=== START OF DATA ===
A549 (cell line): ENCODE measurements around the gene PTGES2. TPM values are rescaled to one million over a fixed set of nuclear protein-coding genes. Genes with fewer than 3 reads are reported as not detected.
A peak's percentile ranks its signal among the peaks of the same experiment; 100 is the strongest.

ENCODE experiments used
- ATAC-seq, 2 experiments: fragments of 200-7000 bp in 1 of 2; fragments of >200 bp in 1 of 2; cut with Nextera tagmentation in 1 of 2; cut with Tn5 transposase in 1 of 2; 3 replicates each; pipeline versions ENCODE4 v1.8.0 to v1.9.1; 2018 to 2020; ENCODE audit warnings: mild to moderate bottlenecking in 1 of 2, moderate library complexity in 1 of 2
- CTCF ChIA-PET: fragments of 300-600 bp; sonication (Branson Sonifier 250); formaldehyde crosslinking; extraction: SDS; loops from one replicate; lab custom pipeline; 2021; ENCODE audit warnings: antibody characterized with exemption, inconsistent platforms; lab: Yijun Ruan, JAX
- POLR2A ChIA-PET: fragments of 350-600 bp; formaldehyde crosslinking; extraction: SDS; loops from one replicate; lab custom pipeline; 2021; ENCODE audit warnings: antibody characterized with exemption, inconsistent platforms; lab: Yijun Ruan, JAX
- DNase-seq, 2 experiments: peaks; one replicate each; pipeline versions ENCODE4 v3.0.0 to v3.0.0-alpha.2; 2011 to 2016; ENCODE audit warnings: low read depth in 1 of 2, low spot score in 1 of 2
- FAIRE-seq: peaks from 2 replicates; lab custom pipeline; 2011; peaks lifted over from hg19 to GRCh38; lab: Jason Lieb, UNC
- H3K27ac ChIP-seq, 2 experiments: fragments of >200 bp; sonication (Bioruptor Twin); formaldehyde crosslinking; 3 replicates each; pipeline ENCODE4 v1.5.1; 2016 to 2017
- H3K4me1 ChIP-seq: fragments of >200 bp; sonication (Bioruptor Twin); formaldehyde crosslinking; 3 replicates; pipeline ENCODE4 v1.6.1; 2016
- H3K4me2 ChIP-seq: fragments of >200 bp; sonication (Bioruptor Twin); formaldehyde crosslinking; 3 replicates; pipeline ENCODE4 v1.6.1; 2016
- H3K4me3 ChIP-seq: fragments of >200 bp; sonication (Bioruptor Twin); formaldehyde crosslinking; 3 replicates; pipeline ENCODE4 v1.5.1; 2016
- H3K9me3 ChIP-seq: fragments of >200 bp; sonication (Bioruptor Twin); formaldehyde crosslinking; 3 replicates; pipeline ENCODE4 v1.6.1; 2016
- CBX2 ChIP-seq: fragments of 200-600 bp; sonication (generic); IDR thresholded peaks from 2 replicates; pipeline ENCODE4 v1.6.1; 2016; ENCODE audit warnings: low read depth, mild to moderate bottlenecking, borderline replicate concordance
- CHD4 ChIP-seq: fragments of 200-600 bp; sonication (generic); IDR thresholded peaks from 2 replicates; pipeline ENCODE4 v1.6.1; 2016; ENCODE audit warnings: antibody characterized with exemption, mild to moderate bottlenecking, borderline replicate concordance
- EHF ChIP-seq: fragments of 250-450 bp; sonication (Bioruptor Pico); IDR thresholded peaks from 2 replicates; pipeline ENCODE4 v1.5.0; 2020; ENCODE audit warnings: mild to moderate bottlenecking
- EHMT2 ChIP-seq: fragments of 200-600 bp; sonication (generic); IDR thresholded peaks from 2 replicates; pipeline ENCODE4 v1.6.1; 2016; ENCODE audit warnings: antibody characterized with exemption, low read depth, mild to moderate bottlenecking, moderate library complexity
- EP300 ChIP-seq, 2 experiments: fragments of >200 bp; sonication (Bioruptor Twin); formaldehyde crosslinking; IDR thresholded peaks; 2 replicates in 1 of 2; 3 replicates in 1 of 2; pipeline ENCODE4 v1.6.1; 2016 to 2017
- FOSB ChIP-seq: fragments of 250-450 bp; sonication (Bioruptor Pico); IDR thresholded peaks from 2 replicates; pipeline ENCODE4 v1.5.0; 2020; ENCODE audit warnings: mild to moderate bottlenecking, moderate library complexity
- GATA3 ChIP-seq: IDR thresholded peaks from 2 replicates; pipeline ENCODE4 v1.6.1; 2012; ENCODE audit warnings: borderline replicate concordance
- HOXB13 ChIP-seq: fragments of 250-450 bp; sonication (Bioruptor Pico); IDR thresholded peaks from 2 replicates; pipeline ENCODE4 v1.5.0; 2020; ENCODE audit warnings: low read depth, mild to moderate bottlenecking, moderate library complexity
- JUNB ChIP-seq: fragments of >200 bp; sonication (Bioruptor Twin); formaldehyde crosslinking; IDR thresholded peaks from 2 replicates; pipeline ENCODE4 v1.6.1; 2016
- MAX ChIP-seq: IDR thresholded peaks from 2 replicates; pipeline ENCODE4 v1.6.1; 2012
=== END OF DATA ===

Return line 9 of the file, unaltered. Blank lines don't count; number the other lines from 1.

- H3K27ac ChIP-seq, 2 experiments: fragments of >200 bp; sonication (Bioruptor Twin); formaldehyde crosslinking; 3 replicates each; pipeline ENCODE4 v1.5.1; 2016 to 2017